North Staffordshire Primary Care Trust0845 602 6772Graham Urwin - Chief Executive
NHS Direct NHS Trust; Health Advice and Information Line0845 4647Nick Chapman - Chief Executive

Note on NHS Direct

The NHS Direct Health Advice and Information service is to be withdrawn in the near future, once the mandate for the Urgent-Only NHS access 111 service has been enforced in all localities. It is therefore reasonable not to incur the expense and confusion of a complete number change for the Advice and Information service, which now has less than two years of operation left. The alternative number - 0345 4647 - (charged at the same rate as a call to a geographic number for all callers) has however been configured ready for use in parallel.

There is no justification for the decision to continue to totally withhold availability of this alternative number for the remaining life of the service. The total exemption from the terms of the Directions, which applies to all telephone services provided by the NHS Direct NHS Trust, was totally unnecessary. It being ruthlessly exploited by the NHS Direct NHS Trust and the many NHS bodies which use it as an agency to deliver their services, covering many other numbers not listed above, in disregard of the clear duty under the Health Act 2009.

Saturday, 6 August 2011

Comment on Sheffield Star article - GP phone numbers switch

I added the following comments to an article published by the Sheffield Star - GP phone numbers switch.

As the comment item was published as an unbroken string of characters, it may be more easily read below:

The work being undertaken by NHS Sheffield is to be commended.

Both it and the practices should however be aware that switching to a geographic or 03 number is the ONLY way of achieving the compliance with the terms of the contract, which was demanded by 1 April 2011.

GP contracts covering leasing of equipment and use of a particular system cannot preclude use of a legitimate telephone number. Migration to a 03 number is an option available to every practice.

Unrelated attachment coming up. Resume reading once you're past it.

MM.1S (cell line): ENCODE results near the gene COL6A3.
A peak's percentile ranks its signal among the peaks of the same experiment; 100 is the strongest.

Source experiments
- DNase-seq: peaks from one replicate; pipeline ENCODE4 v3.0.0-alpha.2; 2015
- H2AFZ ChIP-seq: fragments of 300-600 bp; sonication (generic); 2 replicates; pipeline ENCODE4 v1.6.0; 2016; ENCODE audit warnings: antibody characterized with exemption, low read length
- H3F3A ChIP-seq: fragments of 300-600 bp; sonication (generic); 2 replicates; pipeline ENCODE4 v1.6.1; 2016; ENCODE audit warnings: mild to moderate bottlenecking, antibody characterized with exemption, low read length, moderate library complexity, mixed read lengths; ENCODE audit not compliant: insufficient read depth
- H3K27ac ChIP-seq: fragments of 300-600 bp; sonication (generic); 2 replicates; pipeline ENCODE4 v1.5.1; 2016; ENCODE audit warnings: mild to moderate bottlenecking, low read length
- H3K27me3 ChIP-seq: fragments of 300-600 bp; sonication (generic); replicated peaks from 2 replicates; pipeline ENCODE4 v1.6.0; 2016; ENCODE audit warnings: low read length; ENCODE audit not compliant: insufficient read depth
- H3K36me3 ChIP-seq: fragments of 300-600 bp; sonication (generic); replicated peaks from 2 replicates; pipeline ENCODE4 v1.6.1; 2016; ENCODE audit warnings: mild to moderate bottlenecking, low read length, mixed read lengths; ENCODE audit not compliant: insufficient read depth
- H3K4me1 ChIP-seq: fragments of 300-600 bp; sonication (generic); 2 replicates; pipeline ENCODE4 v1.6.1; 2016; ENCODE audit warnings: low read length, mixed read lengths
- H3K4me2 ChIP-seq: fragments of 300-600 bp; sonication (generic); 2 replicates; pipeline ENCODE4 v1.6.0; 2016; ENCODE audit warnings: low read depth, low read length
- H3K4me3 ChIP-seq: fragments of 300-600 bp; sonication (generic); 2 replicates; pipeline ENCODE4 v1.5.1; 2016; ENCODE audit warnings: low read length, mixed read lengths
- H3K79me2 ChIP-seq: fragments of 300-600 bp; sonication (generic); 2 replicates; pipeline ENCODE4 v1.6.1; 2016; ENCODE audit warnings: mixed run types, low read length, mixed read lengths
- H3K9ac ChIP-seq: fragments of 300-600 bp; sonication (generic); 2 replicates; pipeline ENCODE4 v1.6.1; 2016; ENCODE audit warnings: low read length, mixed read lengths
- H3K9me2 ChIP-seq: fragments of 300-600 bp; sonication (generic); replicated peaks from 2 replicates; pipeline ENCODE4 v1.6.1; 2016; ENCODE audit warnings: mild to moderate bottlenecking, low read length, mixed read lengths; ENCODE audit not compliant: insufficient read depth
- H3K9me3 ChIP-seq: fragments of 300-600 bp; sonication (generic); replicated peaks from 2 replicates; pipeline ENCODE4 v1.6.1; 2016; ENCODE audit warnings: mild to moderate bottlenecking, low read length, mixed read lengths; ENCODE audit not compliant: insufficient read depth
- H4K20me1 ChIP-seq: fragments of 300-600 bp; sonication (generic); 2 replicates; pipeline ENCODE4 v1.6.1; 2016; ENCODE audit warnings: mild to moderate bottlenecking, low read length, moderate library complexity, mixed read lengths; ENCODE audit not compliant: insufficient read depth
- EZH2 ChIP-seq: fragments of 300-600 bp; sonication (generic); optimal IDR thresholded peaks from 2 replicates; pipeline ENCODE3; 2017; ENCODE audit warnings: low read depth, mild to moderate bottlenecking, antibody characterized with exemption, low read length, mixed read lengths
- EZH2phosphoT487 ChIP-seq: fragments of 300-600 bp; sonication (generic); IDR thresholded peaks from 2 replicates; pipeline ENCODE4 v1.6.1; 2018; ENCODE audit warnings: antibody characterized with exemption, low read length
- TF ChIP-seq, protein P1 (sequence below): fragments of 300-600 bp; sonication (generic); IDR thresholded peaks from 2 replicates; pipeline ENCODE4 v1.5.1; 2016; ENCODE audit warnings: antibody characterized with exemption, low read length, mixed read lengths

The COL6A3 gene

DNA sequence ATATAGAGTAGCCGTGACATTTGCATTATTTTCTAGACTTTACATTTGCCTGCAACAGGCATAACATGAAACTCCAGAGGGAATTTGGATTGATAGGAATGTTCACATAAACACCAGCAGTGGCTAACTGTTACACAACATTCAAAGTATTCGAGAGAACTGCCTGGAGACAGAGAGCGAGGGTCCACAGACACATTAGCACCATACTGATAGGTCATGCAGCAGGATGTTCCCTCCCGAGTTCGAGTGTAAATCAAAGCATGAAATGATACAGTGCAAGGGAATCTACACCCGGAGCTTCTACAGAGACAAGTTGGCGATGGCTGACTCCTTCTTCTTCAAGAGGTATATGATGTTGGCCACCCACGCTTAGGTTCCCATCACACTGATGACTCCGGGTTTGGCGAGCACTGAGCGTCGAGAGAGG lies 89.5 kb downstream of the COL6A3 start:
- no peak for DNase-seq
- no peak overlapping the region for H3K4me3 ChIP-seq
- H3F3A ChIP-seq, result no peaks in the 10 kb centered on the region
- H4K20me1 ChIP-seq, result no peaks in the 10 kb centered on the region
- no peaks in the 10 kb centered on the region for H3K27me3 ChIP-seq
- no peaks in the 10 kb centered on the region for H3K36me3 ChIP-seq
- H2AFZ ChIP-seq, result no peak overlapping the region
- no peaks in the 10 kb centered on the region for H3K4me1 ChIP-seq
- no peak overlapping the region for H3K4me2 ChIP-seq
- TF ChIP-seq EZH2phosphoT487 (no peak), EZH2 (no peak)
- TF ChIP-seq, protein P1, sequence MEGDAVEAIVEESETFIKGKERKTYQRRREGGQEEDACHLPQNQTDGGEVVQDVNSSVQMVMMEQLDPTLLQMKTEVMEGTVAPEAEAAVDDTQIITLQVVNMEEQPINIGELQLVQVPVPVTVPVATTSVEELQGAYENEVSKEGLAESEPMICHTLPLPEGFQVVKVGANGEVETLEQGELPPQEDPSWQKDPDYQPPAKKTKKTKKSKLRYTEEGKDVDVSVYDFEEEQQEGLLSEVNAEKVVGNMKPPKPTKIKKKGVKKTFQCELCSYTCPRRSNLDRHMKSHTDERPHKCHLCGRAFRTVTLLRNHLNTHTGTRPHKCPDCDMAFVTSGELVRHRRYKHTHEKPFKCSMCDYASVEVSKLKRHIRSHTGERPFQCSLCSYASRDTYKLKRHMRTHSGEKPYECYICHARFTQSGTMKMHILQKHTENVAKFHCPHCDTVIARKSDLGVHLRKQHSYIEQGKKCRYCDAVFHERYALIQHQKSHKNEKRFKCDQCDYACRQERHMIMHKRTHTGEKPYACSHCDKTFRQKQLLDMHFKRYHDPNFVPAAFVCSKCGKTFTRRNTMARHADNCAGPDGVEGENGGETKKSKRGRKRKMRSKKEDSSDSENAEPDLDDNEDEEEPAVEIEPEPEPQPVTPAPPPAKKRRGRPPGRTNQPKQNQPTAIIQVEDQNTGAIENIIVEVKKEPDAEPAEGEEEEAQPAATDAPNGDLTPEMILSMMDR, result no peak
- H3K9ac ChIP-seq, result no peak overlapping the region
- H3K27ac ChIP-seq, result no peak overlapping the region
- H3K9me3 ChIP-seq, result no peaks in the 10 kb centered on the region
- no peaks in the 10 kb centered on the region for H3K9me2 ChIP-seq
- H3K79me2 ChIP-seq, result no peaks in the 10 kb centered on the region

The revisions to the contractual terms were applied in April 2010. Practices have had plenty of time to make the necessary arrangements.

NHS Rotheram has no need to continue to "review its policy"; its duty to enforce the terms of the contract has been unchanged since these revisions were applied 16 MONTHS AGO.

Along with the other PCTs, NHS Rotheram is set to be abolished in 20 months time.This behaviour does not help those of us who are campaigning to defend the NHS and the public servants who are charged with uploading its values.

NHS Doncaster and its practices should take a little trouble to check what patients are actually paying to call their GPs. When one looks at the facts it may be seen that the providers to the practices were mistaken in their assurances!

The implication that those calling from a BT line do not pay more to call 084 numbers than for an equivalent call to a geographic number is incorrect.

Whilst BT itself includes calls to 0845 numbers in the consequently inflated cost of its Call Plans, other call providers who may be used by those with BT lines do not.BT does not include calls to 0845 number in its "social tariff" - BT Basic. Nobody includes calls to 0844 numbers in their standard packages, so these invariably cause callers to incur a premium charge.